With support of the Office of the UN High Commissioner for Refugees (UNHCR), the government, together with the government of Kosovo, continued to assist displaced Roma and Balkan-Egyptians in obtaining personal identification documents under a Montenegro-Kosovo agreement on late registration of births of persons born outside the hospital system. A mobile team from Kosovo’s Interior Ministry visited Montenegro in July and provided support to 33 DPs in need of Kosovo documents. Approximately 70 persons remained in need of Kosovo documents to be able to acquire permanent residence status in Montenegro. The process, supported by UNHCR and the OSCE, facilitated the registration of births of persons born in Montenegro or Kosovo, especially Romani, Ashkali, and Balkan-Egyptian children.
Conditions for IDPs and DPs from the Yugoslav wars varied. Access to employment, health care, and social services was sometimes limited due to language barriers, insufficient integration programs, lack of documentation, or unclear or inconsistent administrative procedures. According to UNHCR’s livelihood study launched in 2018, many remained vulnerable and in need of support to became self-reliant, and continued to live below the poverty line.
Together with Croatia, Serbia, and Bosnia and Herzegovina, the country was a party to the Regional Housing Program, facilitated by international donors, to provide durable solutions for up to 6,000 DPs and IDPs in the country. In March, 94 residential units were completed at the Rudes refugee camp in Berane, addressing the permanent housing needs of many IDPs who had been living in temporary structures since their arrival in the country in the 1990s.
A number of DPs and IDPs continued to live in substandard dwellings, struggled to pay rent for private accommodation, or feared eviction from illegally occupied facilities known as informal collective centers, mostly in the coastal municipalities. Construction of apartments under the Regional Housing Program led to the closure of the settlement in Berane and a container camp in Podgorica. While construction of multiple apartment buildings under the Regional Housing Program continued across the country, the beneficiaries continued to face challenges relating to sustainable livelihoods.
To assist both DPs from Croatia and Bosnia and Herzegovina and IDPs from Kosovo, the government continued to implement its 2017-19 national strategy for finding durable solutions for DPs and IDPs during the year.
Restricted access to employment pushed many DPs into gray-market activities. Poor economic prospects particularly affected Roma, Ashkali, and Balkan-Egyptians from Kosovo as well as the aging Kosovo-Serb population in the Berane area, who continued to form a large segment of the marginalized and vulnerable DP population by virtue of their size, time in country, and access to resources. Romani IDPs, mostly in urban areas, were the most vulnerable and marginalized displaced population in the country due to their low social status and level of integration, high levels of unemployment, and low levels of schooling and literacy.
Although the law gives foreigners with permanent residence the full scope of rights as citizens, with the exception of the right to vote, DPs and IDPs from the former Yugoslavia sometimes had limited access to employment, education, property ownership, and specialized medical care due to the difficulty of obtaining official documents. IDPs could find opportunities if they showed flexibility in accepting jobs, not necessarily reflecting their education or experience, or not insisting on a labor contract.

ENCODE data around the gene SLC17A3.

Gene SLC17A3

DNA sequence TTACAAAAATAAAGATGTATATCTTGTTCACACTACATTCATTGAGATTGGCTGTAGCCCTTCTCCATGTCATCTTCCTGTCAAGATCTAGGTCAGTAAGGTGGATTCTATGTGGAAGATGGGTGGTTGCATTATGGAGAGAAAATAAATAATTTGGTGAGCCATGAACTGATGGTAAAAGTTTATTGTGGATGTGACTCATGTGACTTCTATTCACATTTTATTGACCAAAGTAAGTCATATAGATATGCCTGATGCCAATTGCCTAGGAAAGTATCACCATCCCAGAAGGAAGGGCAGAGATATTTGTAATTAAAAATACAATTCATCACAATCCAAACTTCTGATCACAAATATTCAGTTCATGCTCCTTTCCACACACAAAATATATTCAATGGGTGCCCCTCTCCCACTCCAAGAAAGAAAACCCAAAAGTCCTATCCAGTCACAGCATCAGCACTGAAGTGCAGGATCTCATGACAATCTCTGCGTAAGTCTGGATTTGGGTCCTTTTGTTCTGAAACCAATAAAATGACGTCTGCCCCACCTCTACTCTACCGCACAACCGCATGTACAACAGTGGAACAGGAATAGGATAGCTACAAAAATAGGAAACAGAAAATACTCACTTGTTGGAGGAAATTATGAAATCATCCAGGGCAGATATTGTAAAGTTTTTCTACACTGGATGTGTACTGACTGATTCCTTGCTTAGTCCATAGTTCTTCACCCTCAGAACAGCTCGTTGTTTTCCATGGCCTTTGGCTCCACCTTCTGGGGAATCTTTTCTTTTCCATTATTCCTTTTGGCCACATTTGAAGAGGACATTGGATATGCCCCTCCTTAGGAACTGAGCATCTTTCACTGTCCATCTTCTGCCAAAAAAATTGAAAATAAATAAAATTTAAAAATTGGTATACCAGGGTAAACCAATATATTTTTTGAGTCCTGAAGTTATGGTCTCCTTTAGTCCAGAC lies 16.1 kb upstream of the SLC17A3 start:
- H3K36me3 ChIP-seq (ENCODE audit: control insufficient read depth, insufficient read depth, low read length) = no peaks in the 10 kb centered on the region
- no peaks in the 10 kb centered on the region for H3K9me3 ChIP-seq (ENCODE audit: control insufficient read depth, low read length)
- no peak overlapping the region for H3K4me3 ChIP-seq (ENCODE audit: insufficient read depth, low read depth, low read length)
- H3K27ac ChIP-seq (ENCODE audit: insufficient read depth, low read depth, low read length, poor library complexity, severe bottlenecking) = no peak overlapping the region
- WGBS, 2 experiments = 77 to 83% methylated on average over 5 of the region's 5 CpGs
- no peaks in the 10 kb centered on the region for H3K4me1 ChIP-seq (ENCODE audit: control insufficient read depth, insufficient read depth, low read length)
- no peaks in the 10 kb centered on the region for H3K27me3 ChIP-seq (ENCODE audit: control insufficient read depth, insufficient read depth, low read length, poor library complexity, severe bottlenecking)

The government continued to encourage IDPs and DPs to return to their places of origin, but repatriation was essentially nonexistent due to the preference of many IDPs and DPs to remain in the country due to fear of reprisals in their countries of origin or a lack of resources or the lost bond with their country or place of origin.
f. Protection of Refugees
Access to Asylum: The law provides for the granting of refugee or subsidiary protection status, and the government established a system for providing protection to refugees. Authorities did not employ methods for managing mixed migration movements effectively, such as prioritization or accelerated procedures. Observers noted that attention and readiness to address the increased mixed flow of migrants remained focused on border control aspects, as evidenced by the sharp rise in the number of migrants pushed back from the Montenegro border during the year.
Access to Basic Services: Once the asylum procedure is initiated, asylum seekers are granted access to free health care and education for minor applicants in line with international standards, although barriers to access, including language and cultural differences, sometimes limited practical access. For example, M.F. from Iran was not able to find a job because of poor command of the local language although he is officially registered with Employment Agency. F.K. from Ghana was not able to find a job because of language requirements. Many IDPs have difficulties obtaining documents, and thus accessing services such as healthcare, due to language barriers.
Durable Solutions: A path to citizenship is available but requires evidence that the applicant had renounced citizenship in his or her country of origin. The government provided support for the voluntary return or reintegration of DPs from countries of the former Yugoslavia. Those who chose the option of integration rather than return to their country of origin enjoyed access to the same rights as citizens, including access to basic services and naturalization in the country, but they did not have the right to vote.
Temporary Protection: The government also provided subsidiary protection to individuals who may not qualify as refugees and provided it to approximately five persons. By law persons granted subsidiary protection are entitled to a facilitated integration plan for three years after receiving status. The integration plan is tailored to the individual’s particular needs and includes support in accessing education, Montenegrin language classes, seeking employment, and the provision of accommodation for up to two years. Beneficiaries of refugee or subsidiary protection status may appeal a decision relating to their entitlements before the Administrative Court.